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A Crimean woman living in Slovakia: why we shouldn't close borders for Russians

I know how Slovaks (even though I was very surprised by a recent poll about Slovaks' attitude to the war in Ukraine) and the rest of the civilized world feel about Russians. I have lived in Slovakia for about 15 years, my children are Slovaks. However, I am Crimean Russian by birth, I have many friends and close people in Crimea.

My hometown of Bakhchisaray in Crimea recently made the Ukrainian news, and from there to the world news via social networks. A video of wedding guests dancing to a Ukrainian song circulated on the internet. The reaction of the occupiers was the threat of criminal liability for all participants in the wedding, as well as the nationalization of their property. Yes, I call them occupiers despite the fact that I am Russian on my father's side, Ukrainian on my mother's side, and my native language is Russian, not Ukrainian.

But I also remember the freedom we experienced in the 90s and noughties. We watched Ukrainian, Russian and even Tatar news, danced to American, Indian and German songs and were entitled to our own opinions. Now my friends and relatives in Bakhchisaray think this is impossible. They live in a closed bubble, so much so that I won't be able to contact them anytime soon.

When a Russian is ashamed to be Russian

I know that the vast majority of Russians living in Russia are brainwashed, I have many friends there too, I studied in St. Petersburg. However, Russians living abroad are ashamed of what Putin and the Russian people along with him are doing in Ukraine. Behind everything is, again, my personal experience. I have a 10-year-old goddaughter. Her father has a Ukrainian passport, her mother is Russian. My goddaughter was born in Slovakia, but she has her mother's Russian passport. Her parents have not yet fulfilled all the conditions for Slovak citizenship.

In August I visited the Baltics with my goddaughter and my children. My goddaughter was ashamed and afraid to cross the border. She was hiding her Russian passport. I was very sorry that such a small soul, with not a shred of guilt about what is going on in the world, was so worried. However, she copes with the "burden" of being Russian, in my opinion, very courageously. She told me that she enjoys helping Ukrainian refugees at school with their Slovak language and tries to support them in their integration.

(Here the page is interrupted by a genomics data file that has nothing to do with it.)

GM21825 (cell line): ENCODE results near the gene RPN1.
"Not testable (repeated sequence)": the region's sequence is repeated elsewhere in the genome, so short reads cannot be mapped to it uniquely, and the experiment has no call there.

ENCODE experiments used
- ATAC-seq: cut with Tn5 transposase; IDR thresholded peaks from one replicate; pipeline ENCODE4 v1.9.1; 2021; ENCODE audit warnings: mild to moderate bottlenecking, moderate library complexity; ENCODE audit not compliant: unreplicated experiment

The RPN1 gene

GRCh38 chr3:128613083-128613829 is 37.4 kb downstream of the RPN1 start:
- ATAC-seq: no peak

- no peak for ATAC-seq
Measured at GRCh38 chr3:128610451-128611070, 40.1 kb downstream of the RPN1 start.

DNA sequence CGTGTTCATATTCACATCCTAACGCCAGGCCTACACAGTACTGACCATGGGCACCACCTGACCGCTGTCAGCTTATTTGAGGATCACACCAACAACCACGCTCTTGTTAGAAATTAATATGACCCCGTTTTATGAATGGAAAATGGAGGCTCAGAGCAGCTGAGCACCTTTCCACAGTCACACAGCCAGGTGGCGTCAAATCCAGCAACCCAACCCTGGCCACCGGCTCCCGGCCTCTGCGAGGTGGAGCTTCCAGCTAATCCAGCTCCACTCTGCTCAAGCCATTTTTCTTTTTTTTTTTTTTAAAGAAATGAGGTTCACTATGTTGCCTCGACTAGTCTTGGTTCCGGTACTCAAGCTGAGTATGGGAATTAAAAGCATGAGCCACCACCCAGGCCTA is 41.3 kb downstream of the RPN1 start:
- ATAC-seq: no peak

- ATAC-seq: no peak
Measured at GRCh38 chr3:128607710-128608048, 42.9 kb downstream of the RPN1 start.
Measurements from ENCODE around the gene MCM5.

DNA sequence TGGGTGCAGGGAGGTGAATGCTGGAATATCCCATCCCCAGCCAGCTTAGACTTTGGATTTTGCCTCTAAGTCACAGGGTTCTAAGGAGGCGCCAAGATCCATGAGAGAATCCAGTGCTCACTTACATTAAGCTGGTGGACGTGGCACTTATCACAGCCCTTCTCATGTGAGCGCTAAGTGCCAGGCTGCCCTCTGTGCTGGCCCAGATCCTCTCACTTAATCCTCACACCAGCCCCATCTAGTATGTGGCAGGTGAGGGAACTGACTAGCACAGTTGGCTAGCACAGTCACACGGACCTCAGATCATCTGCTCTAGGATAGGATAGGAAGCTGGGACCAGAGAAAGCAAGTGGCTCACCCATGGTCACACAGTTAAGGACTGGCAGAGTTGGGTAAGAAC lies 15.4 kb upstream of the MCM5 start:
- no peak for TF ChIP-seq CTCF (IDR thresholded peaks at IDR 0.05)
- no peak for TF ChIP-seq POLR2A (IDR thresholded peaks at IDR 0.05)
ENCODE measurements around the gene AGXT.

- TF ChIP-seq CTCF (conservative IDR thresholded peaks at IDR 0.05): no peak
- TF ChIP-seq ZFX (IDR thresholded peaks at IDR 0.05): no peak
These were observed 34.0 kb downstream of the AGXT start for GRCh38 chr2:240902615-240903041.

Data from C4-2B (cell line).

Who else should tell the truth to a Russian, if not a Russian?

On top of that, Putin announced a partial mobilization for many Russians. We didn't believe it could get any worse, even though it was supposed to be a logical step in a time of war. We kept hoping that it would somehow get better, that it would end, but no. Now we know that Putin is going further and dragging the entire Russian people into the abyss with him. We all know that the power of speech is the most powerful weapon, and that state-controlled propaganda is a weapon whose purpose is to eradicate everything but the "right" opinions from people's minds. Unfortunately, the Soviet Union provided very good experience and practice in this area, and so in Russia we can observe incredibly remarkable results of this ability. However, not everyone is brainwashed, and so we should not lump everyone together. But at the same time, we should not allow war crimes to be justified and the loss of life to be forgotten.

It seems to me that from every crisis and war there is a lesson for humanity. Unfortunately, war is often seen as a business whose goal is to make money. I would like to believe, however, that humanity will prevail over material interests and we will overcome the crisis of humanity, which, unfortunately, has occurred in our country. And who better to tell the truth to a Russian than a Russian. Therefore, I believe that we should support the fleeing Russians and not slam the door in their face.

Current articles by Alona Kurotova are also available at